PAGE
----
Talking to Kids About the War

After talking to 5-year-olds about the war, and getting a glimpse of the conflict through their eyes,  Dr. Phil offers advice for parents on explaining the unexplainable.

Dr. Phil has two rules when dealing with children:
1) Never ask kids to deal with adult issues.

2) Don't ever allow them to feel responsible for things over which they have no influence and control.

It is also imperative to be age-appropriate. "The war is highly irrelevant to young children ages 4, 5, 6 or 7," says Dr. Phil. "It is not even something they can get their minds around. Don't make it relevant when it's not. Don't feel that as a good parent you need to sit down and talk about it."

However, if they've seen images on TV and have questions, you should answer them in an age-appropriate manner. For example, explain things in terms of good and evil. Tell them that there are some bad people in the world who are really hurting their neighbors, and those of us in America feel like we need to stop it so they don't come over here and do the same thing.

When Dr. Phil spoke with kindergartners, one of them approached him and asked, "You know why we have the war?" The child went on to say, "Because they didn't use their words." Children are taught that they should use their words to deal with other people, so they view the war the same way they might view any argument. It can be very simplistic for young kids, Dr. Phil says, recalling a saying: "War was never so ugly as when it had to be explained to a child."

Dr. Phil cautions against letting your children see too many of the images on TV, particularly because children are visual learners. After 9/11, a lot of children thought that every time they saw a replay of one of the towers being knocked down, that a new building was being destroyed. Also, young children do not have any sense of geography, so they may think that what they're seeing is happening across the street or at their school. If you let them watch news, watch it with them. Ask them if they have any questions.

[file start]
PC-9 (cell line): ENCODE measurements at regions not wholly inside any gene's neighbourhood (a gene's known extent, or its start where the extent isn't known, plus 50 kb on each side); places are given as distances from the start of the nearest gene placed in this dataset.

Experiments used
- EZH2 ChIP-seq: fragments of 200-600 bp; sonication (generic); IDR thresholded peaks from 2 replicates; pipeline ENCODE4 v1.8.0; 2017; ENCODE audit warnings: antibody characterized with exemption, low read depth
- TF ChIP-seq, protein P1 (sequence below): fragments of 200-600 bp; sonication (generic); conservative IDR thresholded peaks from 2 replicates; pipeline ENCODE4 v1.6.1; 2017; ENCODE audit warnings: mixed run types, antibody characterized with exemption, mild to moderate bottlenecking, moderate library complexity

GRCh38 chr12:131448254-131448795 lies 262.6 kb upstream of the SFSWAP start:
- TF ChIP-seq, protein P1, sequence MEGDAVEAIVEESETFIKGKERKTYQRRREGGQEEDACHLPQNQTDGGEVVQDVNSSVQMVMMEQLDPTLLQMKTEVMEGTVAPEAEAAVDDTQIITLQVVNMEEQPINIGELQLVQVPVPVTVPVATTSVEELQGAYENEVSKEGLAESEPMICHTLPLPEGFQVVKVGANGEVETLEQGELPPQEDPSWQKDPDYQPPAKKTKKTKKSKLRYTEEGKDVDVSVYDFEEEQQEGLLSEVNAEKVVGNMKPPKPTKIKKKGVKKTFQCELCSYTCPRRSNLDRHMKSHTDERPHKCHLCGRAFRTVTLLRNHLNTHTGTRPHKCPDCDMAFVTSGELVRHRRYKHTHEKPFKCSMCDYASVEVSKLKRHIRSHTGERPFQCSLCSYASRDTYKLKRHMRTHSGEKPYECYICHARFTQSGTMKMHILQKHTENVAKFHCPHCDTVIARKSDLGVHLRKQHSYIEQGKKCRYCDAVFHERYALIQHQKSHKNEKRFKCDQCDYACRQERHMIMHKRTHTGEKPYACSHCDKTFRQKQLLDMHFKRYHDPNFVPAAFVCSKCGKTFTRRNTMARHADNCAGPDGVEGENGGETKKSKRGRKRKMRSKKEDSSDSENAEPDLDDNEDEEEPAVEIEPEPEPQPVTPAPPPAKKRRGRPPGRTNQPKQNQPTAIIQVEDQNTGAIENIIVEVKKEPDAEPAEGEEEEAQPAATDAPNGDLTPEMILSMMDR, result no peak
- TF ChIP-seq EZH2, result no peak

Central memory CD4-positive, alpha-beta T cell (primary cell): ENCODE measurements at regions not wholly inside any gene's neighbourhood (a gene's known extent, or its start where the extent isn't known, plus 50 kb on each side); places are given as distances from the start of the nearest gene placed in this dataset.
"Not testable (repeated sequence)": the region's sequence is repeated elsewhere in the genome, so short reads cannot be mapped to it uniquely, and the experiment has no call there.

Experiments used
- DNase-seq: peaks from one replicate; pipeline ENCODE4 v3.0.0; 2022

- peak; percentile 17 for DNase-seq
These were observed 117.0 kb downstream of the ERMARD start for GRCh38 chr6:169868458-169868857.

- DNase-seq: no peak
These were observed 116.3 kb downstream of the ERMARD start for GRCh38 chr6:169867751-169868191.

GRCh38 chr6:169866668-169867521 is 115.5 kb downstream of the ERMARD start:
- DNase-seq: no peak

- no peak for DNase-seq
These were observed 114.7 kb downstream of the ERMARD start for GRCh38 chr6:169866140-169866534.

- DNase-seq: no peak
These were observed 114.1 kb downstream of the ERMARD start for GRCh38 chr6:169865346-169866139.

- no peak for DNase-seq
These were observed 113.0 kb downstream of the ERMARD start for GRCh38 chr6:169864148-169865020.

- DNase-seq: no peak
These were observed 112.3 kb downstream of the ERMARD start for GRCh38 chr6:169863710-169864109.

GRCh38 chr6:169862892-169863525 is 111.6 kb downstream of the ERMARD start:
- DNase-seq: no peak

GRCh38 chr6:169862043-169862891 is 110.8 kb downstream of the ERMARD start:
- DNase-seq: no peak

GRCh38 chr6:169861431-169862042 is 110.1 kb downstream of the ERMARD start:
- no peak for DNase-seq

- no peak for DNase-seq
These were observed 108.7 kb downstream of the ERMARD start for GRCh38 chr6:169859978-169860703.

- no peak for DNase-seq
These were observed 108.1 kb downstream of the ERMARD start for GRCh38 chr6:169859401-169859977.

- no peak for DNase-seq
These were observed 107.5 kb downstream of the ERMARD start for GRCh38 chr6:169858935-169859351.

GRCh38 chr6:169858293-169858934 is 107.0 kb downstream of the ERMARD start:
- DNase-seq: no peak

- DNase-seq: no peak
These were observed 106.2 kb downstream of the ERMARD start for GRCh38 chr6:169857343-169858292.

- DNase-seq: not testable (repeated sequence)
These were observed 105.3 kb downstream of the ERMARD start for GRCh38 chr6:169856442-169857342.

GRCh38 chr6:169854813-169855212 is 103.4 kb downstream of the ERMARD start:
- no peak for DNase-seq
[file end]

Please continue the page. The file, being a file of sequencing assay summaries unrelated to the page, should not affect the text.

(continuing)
As they get into early adolescence and high school, they may have more interest in the conflict. "Let's face it, they've watched these things in Die Hard and Terminator movies, and now here it is for real," says Dr. Phil, recognizing that it may have entertainment value for them. "Make sure they understand that there are people impacted by this, and that we don't take it lightly. Ask them their opinions. Solicit questions and answer them truthfully in an age-appropriate way," he suggests.

"The best way to make sure children don't become obsessed with watching the news is to make sure that we don't," says Dr. Phil. "It's easy to become addicted to this, and children can get into information overload very quickly. We must maintain balance... Require your children to do other activities so they don't become obsessed or overwhelmed by the nature of what's going on."

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